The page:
Children learn about the world from others. To aid their social learning, children evaluate information provided by others, and importantly, the reliability of their informants. In this study we would like to investigate whether 3- and 5-year-old children, fluent in English, follow information provided by a more reliable informant. This is a new study that will take place online via Zoom. Participants will watch some animations and receive information from different cartoon characters (informants) about the location of a toy. Then they will team up with the researcher to find the toy. The lasts around 30 minutes. If you are interested, please contact Kirstie Hartwel: kirstie.hartwell@postgrad.manchester.ac.uk


Children's delay of gratification - recruiting 5 and 6 year olds

This study will investigate how long 5- and 6-year-olds can wait for a food reward in a social context. Delay of gratification is the ability to hold back from eating a reward now in order to obtain a bigger reward in the future. This ability has been linked to better life outcomes such as educational attainment and is a key component of working with others. The primary goal  is to see whether children can better inhibit eating a treat if another child promises to do the same. If the children delay gratification, they will get a second treat (e.g. cookie). The study will involve a 20-minute session over Zoom, including a setup and discussion with parents. The activity itself is 10 minutes long. If you are the parent or caregiver of a 5- or 6-year-old and would like to learn more or take part, contact Owen Waddington (owen.waddington@manchester.ac.uk) for more information.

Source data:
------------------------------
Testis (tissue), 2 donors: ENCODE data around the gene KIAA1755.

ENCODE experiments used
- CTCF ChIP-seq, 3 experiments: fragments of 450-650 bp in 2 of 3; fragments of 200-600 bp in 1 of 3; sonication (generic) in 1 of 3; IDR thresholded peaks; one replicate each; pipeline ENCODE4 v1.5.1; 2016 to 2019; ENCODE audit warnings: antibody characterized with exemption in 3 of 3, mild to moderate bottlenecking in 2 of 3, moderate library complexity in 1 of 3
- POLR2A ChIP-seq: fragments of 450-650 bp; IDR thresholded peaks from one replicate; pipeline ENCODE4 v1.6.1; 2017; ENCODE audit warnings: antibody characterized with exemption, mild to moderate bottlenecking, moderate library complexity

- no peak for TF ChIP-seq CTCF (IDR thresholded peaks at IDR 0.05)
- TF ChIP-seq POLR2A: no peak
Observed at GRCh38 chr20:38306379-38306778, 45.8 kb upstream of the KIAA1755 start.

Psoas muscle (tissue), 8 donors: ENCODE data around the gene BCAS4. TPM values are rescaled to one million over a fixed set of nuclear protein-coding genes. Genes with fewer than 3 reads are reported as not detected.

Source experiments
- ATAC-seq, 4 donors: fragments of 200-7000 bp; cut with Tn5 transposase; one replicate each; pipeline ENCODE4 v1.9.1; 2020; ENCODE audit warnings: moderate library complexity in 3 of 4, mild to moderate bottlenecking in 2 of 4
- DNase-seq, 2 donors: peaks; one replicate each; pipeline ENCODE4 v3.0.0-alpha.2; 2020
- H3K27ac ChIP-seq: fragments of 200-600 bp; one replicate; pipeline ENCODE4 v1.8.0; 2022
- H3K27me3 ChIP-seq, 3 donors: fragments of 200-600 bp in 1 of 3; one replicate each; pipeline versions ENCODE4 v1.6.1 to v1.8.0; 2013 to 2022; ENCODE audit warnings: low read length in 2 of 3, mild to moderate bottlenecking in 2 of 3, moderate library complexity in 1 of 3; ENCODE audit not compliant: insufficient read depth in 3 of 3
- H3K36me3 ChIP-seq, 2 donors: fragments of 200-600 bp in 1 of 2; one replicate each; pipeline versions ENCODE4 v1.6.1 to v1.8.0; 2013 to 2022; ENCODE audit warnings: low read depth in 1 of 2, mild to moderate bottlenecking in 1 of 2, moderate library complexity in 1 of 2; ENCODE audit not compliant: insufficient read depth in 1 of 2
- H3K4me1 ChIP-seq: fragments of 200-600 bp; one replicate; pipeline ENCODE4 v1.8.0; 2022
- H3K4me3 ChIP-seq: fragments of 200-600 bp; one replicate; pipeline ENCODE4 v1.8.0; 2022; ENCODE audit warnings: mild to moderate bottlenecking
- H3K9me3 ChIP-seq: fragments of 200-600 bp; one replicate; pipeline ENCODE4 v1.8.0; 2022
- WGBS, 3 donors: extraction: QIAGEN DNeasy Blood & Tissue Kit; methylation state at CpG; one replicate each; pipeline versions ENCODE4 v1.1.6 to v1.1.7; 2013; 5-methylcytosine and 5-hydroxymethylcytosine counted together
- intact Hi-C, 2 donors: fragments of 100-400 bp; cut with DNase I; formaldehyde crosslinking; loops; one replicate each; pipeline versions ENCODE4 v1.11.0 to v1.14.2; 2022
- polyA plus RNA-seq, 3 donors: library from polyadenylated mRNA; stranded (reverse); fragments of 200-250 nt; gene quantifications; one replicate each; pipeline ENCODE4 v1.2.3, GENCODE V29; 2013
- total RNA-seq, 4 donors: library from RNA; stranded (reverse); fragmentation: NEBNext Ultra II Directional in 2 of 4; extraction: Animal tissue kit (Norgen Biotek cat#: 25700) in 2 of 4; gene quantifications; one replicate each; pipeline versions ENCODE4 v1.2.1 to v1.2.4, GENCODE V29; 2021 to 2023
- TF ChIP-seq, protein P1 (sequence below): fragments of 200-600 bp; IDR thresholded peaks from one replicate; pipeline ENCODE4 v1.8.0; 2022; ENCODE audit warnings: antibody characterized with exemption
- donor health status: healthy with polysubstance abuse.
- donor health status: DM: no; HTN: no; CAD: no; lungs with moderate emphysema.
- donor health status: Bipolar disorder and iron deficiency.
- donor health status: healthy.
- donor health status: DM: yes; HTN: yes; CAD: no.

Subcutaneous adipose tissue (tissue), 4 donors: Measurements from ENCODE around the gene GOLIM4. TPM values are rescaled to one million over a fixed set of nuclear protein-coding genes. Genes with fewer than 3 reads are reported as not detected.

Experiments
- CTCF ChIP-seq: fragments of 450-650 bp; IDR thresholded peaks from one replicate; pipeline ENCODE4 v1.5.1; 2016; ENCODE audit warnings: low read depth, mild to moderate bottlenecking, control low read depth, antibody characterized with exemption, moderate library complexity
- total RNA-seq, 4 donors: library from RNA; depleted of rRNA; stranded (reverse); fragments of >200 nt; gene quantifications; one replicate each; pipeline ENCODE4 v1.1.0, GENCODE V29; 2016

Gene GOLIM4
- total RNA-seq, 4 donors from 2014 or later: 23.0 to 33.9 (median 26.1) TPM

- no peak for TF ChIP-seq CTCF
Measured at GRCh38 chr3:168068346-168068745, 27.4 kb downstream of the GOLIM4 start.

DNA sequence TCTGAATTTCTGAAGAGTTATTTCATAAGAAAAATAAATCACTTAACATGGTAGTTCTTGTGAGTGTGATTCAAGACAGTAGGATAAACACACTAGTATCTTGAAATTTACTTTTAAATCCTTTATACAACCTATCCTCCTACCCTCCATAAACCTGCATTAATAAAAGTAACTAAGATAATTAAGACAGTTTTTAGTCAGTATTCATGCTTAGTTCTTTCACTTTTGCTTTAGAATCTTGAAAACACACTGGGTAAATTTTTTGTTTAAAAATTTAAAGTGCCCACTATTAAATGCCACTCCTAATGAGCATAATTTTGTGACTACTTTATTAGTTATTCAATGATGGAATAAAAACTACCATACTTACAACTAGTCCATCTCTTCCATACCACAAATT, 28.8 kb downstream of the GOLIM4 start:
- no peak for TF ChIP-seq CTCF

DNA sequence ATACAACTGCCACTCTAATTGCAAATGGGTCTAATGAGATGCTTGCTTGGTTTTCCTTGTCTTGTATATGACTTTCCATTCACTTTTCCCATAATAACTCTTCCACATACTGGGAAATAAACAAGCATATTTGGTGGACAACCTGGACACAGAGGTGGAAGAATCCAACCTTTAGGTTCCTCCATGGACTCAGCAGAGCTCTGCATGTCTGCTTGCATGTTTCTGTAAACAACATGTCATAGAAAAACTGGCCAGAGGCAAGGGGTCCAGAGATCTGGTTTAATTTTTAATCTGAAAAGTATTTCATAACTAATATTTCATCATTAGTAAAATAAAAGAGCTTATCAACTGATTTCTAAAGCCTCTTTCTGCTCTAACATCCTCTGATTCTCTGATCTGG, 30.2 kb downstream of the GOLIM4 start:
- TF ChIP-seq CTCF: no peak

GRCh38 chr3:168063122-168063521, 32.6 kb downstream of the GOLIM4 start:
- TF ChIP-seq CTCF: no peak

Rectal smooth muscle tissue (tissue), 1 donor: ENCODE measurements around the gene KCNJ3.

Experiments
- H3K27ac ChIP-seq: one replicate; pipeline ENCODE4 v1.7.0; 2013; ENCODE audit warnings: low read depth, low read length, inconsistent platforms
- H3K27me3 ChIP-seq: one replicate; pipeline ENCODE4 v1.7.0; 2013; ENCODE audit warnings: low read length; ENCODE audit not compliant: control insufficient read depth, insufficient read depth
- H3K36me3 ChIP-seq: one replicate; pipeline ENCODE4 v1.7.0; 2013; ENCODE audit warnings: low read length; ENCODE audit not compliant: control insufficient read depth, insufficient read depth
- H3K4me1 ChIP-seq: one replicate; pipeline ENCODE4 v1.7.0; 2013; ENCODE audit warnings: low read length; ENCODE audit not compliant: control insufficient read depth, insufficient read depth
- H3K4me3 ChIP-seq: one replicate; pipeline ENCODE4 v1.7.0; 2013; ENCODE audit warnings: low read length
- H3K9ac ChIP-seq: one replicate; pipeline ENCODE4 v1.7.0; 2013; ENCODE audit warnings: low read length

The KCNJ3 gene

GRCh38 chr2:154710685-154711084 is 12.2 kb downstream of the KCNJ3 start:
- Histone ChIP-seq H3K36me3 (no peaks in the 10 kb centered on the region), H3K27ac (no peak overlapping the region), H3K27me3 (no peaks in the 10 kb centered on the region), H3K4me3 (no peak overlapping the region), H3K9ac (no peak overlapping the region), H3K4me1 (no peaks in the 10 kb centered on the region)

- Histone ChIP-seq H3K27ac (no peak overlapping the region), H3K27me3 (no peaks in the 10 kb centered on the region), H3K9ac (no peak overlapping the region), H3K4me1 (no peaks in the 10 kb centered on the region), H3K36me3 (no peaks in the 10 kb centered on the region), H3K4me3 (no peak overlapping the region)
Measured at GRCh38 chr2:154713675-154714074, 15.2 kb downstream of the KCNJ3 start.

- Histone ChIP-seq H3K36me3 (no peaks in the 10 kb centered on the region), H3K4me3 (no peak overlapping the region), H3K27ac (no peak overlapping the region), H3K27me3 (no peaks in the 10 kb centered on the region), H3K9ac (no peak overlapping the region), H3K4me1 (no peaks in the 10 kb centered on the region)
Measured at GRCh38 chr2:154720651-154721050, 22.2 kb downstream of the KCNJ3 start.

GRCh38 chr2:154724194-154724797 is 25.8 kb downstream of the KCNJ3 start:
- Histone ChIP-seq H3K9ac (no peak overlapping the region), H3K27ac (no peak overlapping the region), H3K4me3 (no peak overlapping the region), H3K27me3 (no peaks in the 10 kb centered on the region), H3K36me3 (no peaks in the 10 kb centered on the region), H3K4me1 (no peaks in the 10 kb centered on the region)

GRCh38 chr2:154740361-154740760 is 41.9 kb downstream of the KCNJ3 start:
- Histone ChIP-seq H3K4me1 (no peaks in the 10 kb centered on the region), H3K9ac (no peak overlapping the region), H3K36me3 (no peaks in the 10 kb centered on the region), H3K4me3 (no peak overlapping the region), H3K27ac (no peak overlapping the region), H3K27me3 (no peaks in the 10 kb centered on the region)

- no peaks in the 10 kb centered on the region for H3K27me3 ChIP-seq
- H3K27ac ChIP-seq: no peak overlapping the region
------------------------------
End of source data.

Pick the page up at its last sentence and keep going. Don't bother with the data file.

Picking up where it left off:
What do children wonder about? - recruiting 9 - 11 year olds (currently UK based)

This study will investigate how children experience wonder, which can be broadly described as a feeling of puzzlement about something that seems important and interesting, how other factors such as personality, curiosity and creativity relate to children’s experience of wonder, and whether and how teachers nurture children’s wonder at school. We want to gain a better understanding of how children feel about their learning, and how we can nurture concepts to enhance children’s curiosity about the world around them. If you have a child aged 9 - 11 years and would like to take part, please get in touch with  the Active Learning Lab (email the activelearninglab@lancaster.ac.uk) which is affiliated with the Lancaster University Babylab


We have since resumed to in-person studies and always rely on the help of hundreds of parents and children who are willing to travel to one of our testing sites. If you have a child aged 0-5 years and would like to hear about upcoming studies, then you can register your interest with the lab(s) nearest to you. Our studies take place in Lancaster, Liverpool and Manchester and you should register via the relevant link(s) below:

Lancaster University Babylab

University of Liverpool Child Language Study Centre

University of Manchester Child Study Centre

If you join the volunteer list you are not, at this stage, agreeing to take part in a study. You are simply agreeing to be contacted about future studies.